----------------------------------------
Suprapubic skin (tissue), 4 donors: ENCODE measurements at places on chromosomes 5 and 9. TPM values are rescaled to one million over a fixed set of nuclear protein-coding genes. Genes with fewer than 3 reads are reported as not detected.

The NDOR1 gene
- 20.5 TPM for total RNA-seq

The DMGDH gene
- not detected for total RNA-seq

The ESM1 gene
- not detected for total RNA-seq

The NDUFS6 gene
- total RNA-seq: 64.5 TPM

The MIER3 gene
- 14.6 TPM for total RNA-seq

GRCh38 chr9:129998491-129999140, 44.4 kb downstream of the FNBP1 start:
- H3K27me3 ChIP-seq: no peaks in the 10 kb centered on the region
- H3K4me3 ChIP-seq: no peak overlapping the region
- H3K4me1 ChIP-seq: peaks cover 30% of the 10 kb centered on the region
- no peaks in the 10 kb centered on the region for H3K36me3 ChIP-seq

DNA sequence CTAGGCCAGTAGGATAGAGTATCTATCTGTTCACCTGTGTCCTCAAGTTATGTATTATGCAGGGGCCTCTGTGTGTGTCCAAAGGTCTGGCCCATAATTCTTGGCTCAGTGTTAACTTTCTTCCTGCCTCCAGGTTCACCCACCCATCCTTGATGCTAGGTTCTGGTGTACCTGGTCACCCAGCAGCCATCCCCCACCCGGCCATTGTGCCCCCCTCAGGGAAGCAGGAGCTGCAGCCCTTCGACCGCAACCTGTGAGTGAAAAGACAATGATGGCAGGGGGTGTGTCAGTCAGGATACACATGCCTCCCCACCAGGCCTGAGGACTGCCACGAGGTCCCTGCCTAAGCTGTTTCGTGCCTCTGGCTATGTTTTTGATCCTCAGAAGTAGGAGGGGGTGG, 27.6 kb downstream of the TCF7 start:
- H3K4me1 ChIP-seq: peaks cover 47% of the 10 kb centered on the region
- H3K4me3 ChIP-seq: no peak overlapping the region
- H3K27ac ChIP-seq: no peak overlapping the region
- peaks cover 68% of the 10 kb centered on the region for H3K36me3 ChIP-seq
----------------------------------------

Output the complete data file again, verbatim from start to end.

Suprapubic skin (tissue), 4 donors: ENCODE measurements at places on chromosomes 5 and 9. TPM values are rescaled to one million over a fixed set of nuclear protein-coding genes. Genes with fewer than 3 reads are reported as not detected.

The NDOR1 gene
- 20.5 TPM for total RNA-seq

The DMGDH gene
- not detected for total RNA-seq

The ESM1 gene
- not detected for total RNA-seq

The NDUFS6 gene
- total RNA-seq: 64.5 TPM

The MIER3 gene
- 14.6 TPM for total RNA-seq

GRCh38 chr9:129998491-129999140, 44.4 kb downstream of the FNBP1 start:
- H3K27me3 ChIP-seq: no peaks in the 10 kb centered on the region
- H3K4me3 ChIP-seq: no peak overlapping the region
- H3K4me1 ChIP-seq: peaks cover 30% of the 10 kb centered on the region
- no peaks in the 10 kb centered on the region for H3K36me3 ChIP-seq

DNA sequence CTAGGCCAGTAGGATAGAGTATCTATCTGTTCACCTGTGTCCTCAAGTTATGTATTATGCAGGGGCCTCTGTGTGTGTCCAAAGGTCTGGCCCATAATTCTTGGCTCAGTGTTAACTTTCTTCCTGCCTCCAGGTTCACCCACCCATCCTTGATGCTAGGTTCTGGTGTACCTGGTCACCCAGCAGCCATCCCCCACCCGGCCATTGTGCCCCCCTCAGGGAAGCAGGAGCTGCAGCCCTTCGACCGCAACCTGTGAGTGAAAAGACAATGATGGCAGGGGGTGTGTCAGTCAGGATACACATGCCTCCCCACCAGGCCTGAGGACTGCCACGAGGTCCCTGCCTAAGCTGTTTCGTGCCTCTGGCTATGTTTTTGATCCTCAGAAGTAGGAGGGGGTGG, 27.6 kb downstream of the TCF7 start:
- H3K4me1 ChIP-seq: peaks cover 47% of the 10 kb centered on the region
- H3K4me3 ChIP-seq: no peak overlapping the region
- H3K27ac ChIP-seq: no peak overlapping the region
- peaks cover 68% of the 10 kb centered on the region for H3K36me3 ChIP-seq